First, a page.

The film therefore has something of a perverse drive. Watching Fly, one knows the worst is coming. There are close brushes with death, captured through Go-Pros mounted atop the jumpers’ helmets and microphones that convey their rapid breath and fear. (But, also, the true yee-haw inspiring thrill.) Schwarz and Clusiau don’t judge their characters for their actions, nor do they try to push them either way over the edge. Any second thoughts or cases of one-upmanship arise naturally. That’s just the sport.

Fly explores the (ir)responsibility of jumping through the three love stories that fuel it. Besides Jimmy and Marta, and Espen and Amber, Fly observes as Scotty falls in love with fellow jumper Julia. As each couple shares their mutual passion, they also acknowledge that even love can’t defy gravity. At what point, the film asks, does life offer enough of a leap?

In the fashion of Sunshine Superman or this year’s equally dizzying and thrilling Skywalkers: A Love Story, Fly takes audiences to great heights. (If there’s a drawback to Fly, it’s that Skywalkers somewhat beat it to the punch this year with a different daring-do and a bit more narrative focus.) In Fly though, experiences the bracing, nerve-rattling, and exciting high of the plunge as one careens towards the earth with the jumpers and the cameras. Whether one prefers the safety of a parachute, or the safety net of experiencing the jump from a theatre, is up to you. But those leaps look awfully big in a theatre.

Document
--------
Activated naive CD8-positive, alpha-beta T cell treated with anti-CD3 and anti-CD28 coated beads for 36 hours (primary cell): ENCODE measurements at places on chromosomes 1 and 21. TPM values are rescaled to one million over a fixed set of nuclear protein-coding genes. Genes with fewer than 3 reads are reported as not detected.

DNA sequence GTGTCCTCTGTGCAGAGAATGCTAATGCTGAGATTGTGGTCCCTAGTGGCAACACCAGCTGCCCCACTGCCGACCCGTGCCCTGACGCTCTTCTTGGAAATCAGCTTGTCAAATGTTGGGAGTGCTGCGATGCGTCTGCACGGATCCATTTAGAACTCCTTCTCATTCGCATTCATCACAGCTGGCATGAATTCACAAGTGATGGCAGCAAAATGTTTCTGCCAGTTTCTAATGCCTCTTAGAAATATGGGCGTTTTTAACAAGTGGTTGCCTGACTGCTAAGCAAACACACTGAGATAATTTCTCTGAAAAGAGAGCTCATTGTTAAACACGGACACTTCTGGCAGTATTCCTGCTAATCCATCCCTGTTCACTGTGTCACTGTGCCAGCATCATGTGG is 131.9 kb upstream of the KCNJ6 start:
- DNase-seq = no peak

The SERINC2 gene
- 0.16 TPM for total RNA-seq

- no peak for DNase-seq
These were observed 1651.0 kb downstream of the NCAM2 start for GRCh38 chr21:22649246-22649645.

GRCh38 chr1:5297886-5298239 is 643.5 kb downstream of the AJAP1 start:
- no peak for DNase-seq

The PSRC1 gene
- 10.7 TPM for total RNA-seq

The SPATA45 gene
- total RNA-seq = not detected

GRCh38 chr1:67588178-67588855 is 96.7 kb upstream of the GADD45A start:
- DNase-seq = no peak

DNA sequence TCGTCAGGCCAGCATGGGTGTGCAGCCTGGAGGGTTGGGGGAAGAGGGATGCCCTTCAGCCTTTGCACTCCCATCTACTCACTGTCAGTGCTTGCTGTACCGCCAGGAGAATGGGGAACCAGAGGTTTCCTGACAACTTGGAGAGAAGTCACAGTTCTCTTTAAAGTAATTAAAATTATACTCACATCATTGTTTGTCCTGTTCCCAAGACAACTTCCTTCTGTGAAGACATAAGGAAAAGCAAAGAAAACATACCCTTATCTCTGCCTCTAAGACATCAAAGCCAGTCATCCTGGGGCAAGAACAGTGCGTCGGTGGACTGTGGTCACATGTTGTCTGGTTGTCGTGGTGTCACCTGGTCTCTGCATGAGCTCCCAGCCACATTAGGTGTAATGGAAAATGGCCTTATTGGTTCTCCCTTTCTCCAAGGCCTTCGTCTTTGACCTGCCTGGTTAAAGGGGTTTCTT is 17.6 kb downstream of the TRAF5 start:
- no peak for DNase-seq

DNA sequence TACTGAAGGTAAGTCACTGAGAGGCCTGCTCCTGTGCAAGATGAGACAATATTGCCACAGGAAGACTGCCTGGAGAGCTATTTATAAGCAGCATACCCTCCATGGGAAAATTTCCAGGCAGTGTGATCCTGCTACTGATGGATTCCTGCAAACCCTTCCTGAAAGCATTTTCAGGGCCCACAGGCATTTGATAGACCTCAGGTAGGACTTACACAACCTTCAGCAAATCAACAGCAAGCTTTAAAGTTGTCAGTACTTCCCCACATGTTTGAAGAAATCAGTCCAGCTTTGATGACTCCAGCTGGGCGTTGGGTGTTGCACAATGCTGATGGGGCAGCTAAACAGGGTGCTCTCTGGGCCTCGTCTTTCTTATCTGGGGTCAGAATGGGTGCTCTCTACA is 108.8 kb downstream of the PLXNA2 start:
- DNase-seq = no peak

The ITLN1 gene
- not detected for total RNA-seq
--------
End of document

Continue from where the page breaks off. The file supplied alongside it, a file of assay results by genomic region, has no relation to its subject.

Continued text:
Fly screened at Hot Docs 2024 and will stream on Disney+, Hulu, and National Geographic later this year.


Pat Mullen is the publisher of POV Magazine. He holds a Master’s in Film Studies from Carleton University where his research focused on adaptation and Canadian cinema. Pat has also contributed to outlets including The Canadian Encyclopedia, Paste, That Shelf, Sharp, Xtra, and Complex. He is the vice president of the Toronto Film Critics Association and an international voter for the Golden Globe Awards.